Governor's discretion cannot be arbitrary or fanciful: SC Constitution Bench

In his speech on the constitutional role of Governors, Dr. B.R. Ambedkar described how a Governor should use his discretion not as “representative of a party” but as “the representative of the people as a whole of the State”.

Updated - May 19, 2018 09:06 am IST

Published - May 18, 2018 10:15 pm IST - NEW DELHI

NEW DELHI, 09/04/2013: Supreme Court of India in New Delhi on April 10,  2013. 
Photo: S. Subramanium

NEW DELHI, 09/04/2013: Supreme Court of India in New Delhi on April 10, 2013. Photo: S. Subramanium

The core constitutional issue behind the Congress party's challenge is whether the appointment of V.P. Bopaiah by Karnataka Governor Vajubhai Vala is an “arbitrary” use of gubernatorial discretion.

Article 180 (1) of the Constitution gives the Governor the power to appoint a pro-tem Speaker. The Article says that if the chair of the Speaker falls vacant and there is no Deputy Speaker to fill the position, the duties of the office shall be performed “by such member of the Assembly as the Governor may appoint for the purpose”.

The Supreme Court on Thursday ordered the appointment of a pro-tem Speaker to conduct a floor test to decide the majority in the Karnataka Assembly on May 19. It is the Governor's duty to make the appointment. Article 180 (1) is silent about the extent to which the Governor can use his discretion.

The BJP defends the Governor's appointment of Mr. Bopaiah by quoting Article 163(2) of the Constitution. The latter part of this Article mandates that “the validity of anything done by the Governor shall not be called in question on the ground that he ought or ought not to have acted in his discretion”.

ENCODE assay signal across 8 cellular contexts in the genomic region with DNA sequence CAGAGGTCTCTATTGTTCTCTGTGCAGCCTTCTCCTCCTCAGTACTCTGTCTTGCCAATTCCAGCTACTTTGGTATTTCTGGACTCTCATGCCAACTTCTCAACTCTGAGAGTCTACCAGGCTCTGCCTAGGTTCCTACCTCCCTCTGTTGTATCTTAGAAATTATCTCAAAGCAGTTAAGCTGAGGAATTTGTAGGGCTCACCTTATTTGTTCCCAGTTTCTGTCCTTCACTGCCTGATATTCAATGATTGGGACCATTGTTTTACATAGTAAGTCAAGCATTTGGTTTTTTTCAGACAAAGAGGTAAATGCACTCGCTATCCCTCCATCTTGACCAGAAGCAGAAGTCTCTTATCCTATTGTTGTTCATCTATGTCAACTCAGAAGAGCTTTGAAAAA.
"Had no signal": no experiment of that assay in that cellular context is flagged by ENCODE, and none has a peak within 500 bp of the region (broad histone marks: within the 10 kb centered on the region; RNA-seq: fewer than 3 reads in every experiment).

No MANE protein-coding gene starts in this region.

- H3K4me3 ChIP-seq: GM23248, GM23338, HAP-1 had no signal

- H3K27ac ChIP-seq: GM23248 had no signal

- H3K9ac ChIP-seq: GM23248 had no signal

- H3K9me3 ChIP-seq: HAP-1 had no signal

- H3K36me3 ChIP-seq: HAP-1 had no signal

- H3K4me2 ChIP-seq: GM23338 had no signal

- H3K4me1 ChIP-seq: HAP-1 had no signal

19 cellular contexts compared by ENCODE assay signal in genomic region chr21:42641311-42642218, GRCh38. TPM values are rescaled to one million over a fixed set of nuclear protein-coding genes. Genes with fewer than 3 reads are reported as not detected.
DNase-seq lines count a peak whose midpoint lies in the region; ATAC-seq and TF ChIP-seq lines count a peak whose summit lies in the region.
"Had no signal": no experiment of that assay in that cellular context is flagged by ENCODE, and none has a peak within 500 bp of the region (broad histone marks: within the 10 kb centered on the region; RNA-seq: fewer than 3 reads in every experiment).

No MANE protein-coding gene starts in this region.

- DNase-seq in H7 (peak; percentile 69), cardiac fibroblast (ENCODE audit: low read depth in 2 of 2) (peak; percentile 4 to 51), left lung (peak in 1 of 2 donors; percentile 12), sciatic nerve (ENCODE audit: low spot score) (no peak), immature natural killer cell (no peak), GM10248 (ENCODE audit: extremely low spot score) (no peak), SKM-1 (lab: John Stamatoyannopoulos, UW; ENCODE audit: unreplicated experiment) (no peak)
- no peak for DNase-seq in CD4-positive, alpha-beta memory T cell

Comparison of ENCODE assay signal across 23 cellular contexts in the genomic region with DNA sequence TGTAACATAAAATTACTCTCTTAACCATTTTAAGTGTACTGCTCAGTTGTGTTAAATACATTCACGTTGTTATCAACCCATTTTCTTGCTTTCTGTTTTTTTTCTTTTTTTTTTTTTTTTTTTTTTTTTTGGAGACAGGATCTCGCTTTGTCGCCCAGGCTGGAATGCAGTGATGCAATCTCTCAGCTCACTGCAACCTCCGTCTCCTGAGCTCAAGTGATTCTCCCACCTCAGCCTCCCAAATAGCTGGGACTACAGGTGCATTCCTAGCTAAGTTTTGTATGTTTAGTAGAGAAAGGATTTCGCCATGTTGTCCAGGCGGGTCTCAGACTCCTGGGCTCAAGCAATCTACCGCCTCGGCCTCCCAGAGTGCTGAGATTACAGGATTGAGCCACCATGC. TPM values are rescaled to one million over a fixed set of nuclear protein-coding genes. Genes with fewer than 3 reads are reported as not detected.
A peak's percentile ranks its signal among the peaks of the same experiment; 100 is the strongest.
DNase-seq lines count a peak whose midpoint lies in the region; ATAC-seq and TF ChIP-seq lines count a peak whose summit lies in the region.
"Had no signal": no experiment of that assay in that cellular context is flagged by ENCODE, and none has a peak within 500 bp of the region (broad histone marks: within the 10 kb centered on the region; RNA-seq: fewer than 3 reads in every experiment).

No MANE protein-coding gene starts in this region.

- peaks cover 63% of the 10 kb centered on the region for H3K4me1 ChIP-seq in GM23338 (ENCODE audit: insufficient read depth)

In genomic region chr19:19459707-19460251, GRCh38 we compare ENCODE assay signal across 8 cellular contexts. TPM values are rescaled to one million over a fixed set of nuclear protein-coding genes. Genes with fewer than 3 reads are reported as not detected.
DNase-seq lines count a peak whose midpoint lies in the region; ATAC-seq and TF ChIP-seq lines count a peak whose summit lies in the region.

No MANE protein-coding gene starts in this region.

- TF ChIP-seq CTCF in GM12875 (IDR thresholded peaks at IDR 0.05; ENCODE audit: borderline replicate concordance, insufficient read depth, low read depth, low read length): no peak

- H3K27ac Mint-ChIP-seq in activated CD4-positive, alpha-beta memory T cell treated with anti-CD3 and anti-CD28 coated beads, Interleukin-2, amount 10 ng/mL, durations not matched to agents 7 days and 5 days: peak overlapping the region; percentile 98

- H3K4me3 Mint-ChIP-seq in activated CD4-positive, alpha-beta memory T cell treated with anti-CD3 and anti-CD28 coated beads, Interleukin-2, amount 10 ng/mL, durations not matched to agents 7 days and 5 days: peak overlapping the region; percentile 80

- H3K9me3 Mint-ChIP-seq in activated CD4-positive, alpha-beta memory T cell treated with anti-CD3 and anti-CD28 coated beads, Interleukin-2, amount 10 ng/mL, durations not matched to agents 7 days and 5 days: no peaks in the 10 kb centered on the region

But the five-judge Constitution Bench of the Supreme Court led by then Chief Justice J.S. Khehar in the Nabam Rebia judgement of 2016 ruled that Article 163 does not give Governors a “general discretionary power” as is often misunderstood.

“The area for the exercise of his (Governor) discretion is limited. Even this limited area, his choice of action should not be arbitrary or fanciful. It must be a choice dictated by reason, actuated by good faith and tempered by caution,” the Constitution Bench, of which the current Chief Justice Dipak Misra was a part of, held.

The Rebia case dealt with the problem of the Arunachal Pradesh Governor advancing the date for the sixth Assembly session in the northeastern State.

In his speech on the constitutional role of Governors, Dr. B.R. Ambedkar described how a Governor should use his discretion not as “representative of a party” but as “the representative of the people as a whole of the State”.

This begs an answer

One of the issues which may arise is whether or not the discretion of the Governor can be judicially reviewed by the Supreme Court. But a Constitution Bench judgement in 2006 in the Rameshwar Prasad case has held that the “immunity granted to the Governor under Article 361 (1) does not affect the power of the Court to judicially scrutinise the attack made to the proclamation issued under Article 361(1) of the Constitution of India on the ground of mala fides or it being ultra vires”.

The powers of a pro-tem Speaker are wide. The Bombay High Court in its 1994 judgement in the Surendra Vassant Sirsat case holds that a pro-tem is Speaker of the House “for all purposes with all powers, privileges and immunities” until the Speaker is elected.

The Odisha High Court also agreed in the Godavaris Misra versus Nandakisore Das, Speaker, Orissa Legislative Assembly case when it said the “powers of the Speaker pro-tem are co-extensive with the powers of elected Speaker”.

Experts say that any doubts regarding the appointment of the pro-tem Speaker may have to be first dispelled as the proceedings of the Legislature chaired by the Speaker pro-tem are as much protected under the Constitution as those chaired by the elected Speaker.

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